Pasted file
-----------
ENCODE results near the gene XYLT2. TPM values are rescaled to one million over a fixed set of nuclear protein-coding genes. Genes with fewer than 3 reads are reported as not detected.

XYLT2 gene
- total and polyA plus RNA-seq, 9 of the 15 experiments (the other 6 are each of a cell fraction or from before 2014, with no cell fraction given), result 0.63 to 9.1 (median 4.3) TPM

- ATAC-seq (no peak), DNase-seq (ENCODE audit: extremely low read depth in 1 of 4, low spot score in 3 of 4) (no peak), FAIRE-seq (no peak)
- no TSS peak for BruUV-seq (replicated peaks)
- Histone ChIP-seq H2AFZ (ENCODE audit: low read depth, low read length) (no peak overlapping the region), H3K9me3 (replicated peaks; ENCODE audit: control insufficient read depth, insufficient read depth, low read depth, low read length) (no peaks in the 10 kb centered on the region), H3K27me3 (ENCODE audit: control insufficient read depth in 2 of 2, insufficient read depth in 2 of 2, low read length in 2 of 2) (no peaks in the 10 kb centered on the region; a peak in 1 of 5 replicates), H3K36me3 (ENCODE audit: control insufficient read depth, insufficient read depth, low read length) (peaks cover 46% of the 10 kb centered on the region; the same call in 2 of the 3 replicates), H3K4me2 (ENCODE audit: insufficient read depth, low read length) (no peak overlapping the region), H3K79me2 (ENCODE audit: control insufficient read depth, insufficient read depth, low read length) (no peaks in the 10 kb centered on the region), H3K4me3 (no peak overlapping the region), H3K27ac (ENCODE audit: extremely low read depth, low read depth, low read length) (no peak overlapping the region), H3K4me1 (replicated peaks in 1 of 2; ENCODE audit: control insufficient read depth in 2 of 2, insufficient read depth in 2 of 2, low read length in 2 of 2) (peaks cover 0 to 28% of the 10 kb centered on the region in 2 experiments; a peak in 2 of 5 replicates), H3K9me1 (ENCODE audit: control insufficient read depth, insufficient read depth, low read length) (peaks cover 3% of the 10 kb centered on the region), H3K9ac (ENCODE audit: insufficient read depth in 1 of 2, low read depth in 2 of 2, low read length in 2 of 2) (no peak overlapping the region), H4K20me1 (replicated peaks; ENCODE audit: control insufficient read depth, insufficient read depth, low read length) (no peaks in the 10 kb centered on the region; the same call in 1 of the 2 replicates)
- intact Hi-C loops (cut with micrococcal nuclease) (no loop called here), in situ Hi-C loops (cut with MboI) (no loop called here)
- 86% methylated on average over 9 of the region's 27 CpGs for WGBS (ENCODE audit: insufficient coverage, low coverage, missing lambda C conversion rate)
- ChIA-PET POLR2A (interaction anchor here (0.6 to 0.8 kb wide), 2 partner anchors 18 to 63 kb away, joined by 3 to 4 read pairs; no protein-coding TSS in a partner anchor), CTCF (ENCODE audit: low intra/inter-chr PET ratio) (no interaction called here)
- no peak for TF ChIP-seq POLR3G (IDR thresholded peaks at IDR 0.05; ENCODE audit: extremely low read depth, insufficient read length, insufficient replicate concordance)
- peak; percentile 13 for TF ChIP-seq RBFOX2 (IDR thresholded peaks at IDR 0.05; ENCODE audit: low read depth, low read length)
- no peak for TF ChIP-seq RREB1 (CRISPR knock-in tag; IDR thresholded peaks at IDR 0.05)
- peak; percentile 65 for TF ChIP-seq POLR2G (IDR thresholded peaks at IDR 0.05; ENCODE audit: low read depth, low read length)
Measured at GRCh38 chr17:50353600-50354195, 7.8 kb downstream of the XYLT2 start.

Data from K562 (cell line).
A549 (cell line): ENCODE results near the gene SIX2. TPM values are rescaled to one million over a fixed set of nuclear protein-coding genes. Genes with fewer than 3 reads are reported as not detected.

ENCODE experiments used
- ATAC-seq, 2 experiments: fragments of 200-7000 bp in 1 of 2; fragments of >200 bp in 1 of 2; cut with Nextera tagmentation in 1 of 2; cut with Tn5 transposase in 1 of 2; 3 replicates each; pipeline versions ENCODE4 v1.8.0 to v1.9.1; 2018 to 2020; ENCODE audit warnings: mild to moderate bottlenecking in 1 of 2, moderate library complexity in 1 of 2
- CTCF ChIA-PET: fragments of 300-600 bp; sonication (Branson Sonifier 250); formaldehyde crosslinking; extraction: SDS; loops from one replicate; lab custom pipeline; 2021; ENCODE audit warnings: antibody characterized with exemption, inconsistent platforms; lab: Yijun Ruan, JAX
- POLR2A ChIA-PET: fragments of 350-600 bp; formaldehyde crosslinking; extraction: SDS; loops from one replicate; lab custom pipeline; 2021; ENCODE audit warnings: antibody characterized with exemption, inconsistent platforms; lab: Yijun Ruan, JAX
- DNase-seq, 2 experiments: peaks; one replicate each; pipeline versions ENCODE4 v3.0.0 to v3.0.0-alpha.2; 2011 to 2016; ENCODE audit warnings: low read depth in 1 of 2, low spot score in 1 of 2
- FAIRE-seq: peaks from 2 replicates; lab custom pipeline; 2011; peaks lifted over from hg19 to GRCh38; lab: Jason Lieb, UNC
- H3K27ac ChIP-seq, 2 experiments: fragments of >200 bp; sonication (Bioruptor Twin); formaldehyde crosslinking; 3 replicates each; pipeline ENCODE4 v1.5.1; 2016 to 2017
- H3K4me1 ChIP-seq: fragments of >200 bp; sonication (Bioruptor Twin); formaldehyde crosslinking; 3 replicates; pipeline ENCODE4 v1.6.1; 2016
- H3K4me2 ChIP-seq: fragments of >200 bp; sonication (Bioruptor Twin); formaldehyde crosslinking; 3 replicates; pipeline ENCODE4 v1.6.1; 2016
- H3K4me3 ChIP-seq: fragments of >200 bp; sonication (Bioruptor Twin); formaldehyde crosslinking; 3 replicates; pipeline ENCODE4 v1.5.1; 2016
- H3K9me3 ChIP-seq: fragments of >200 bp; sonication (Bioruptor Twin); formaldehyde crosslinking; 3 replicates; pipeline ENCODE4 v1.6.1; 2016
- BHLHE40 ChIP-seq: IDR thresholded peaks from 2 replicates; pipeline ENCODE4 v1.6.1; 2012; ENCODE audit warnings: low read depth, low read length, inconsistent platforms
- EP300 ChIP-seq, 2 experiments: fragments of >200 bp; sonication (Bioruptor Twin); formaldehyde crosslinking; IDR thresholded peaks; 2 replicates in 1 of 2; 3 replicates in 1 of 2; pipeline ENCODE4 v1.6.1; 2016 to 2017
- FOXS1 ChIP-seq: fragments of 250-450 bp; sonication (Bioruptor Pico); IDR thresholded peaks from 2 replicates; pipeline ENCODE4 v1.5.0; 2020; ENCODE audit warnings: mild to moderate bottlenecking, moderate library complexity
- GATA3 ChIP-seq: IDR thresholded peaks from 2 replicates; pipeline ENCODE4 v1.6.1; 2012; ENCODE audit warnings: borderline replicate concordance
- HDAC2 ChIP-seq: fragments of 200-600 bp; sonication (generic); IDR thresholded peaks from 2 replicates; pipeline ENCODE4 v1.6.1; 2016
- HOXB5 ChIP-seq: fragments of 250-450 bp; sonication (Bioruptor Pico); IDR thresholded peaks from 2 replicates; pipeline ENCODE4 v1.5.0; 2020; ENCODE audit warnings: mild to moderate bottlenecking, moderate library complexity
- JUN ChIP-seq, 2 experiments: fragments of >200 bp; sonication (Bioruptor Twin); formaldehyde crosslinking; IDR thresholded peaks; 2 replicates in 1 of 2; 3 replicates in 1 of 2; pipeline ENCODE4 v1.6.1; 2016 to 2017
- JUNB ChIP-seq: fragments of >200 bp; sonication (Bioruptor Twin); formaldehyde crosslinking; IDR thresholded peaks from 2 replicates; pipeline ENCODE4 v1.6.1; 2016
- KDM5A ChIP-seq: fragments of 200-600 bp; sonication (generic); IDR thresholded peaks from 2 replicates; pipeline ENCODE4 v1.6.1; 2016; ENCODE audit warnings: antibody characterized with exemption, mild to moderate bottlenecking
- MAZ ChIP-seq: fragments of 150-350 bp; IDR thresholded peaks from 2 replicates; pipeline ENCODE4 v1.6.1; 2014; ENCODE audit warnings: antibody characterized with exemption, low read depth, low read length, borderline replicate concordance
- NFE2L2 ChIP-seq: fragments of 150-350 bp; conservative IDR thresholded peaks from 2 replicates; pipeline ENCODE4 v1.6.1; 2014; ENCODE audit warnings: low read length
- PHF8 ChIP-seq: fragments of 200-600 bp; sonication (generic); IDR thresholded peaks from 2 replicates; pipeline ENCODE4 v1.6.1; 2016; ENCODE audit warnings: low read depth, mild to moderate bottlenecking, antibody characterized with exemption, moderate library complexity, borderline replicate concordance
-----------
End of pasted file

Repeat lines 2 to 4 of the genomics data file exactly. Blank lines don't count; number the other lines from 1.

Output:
XYLT2 gene
- total and polyA plus RNA-seq, 9 of the 15 experiments (the other 6 are each of a cell fraction or from before 2014, with no cell fraction given), result 0.63 to 9.1 (median 4.3) TPM

- ATAC-seq (no peak), DNase-seq (ENCODE audit: extremely low read depth in 1 of 4, low spot score in 3 of 4) (no peak), FAIRE-seq (no peak)